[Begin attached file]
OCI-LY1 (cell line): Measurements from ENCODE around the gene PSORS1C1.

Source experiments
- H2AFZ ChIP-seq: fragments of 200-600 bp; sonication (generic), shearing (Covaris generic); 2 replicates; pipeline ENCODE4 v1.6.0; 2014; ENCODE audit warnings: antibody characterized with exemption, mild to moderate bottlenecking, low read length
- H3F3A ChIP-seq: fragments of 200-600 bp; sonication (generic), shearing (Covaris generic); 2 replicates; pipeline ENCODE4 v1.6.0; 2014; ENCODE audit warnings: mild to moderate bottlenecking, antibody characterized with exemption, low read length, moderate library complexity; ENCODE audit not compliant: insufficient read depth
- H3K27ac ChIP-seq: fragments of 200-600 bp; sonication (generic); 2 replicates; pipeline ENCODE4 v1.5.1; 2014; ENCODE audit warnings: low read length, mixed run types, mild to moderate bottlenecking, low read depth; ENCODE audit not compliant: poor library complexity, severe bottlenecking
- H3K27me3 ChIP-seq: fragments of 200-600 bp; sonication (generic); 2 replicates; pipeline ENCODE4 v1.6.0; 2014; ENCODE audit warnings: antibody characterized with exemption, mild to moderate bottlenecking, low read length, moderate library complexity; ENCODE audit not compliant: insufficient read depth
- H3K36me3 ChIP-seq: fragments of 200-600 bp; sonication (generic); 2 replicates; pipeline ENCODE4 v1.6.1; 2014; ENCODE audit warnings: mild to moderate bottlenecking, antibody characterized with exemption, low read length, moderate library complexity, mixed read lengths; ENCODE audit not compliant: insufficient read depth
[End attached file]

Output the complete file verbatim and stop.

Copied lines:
OCI-LY1 (cell line): Measurements from ENCODE around the gene PSORS1C1.

Source experiments
- H2AFZ ChIP-seq: fragments of 200-600 bp; sonication (generic), shearing (Covaris generic); 2 replicates; pipeline ENCODE4 v1.6.0; 2014; ENCODE audit warnings: antibody characterized with exemption, mild to moderate bottlenecking, low read length
- H3F3A ChIP-seq: fragments of 200-600 bp; sonication (generic), shearing (Covaris generic); 2 replicates; pipeline ENCODE4 v1.6.0; 2014; ENCODE audit warnings: mild to moderate bottlenecking, antibody characterized with exemption, low read length, moderate library complexity; ENCODE audit not compliant: insufficient read depth
- H3K27ac ChIP-seq: fragments of 200-600 bp; sonication (generic); 2 replicates; pipeline ENCODE4 v1.5.1; 2014; ENCODE audit warnings: low read length, mixed run types, mild to moderate bottlenecking, low read depth; ENCODE audit not compliant: poor library complexity, severe bottlenecking
- H3K27me3 ChIP-seq: fragments of 200-600 bp; sonication (generic); 2 replicates; pipeline ENCODE4 v1.6.0; 2014; ENCODE audit warnings: antibody characterized with exemption, mild to moderate bottlenecking, low read length, moderate library complexity; ENCODE audit not compliant: insufficient read depth
- H3K36me3 ChIP-seq: fragments of 200-600 bp; sonication (generic); 2 replicates; pipeline ENCODE4 v1.6.1; 2014; ENCODE audit warnings: mild to moderate bottlenecking, antibody characterized with exemption, low read length, moderate library complexity, mixed read lengths; ENCODE audit not compliant: insufficient read depth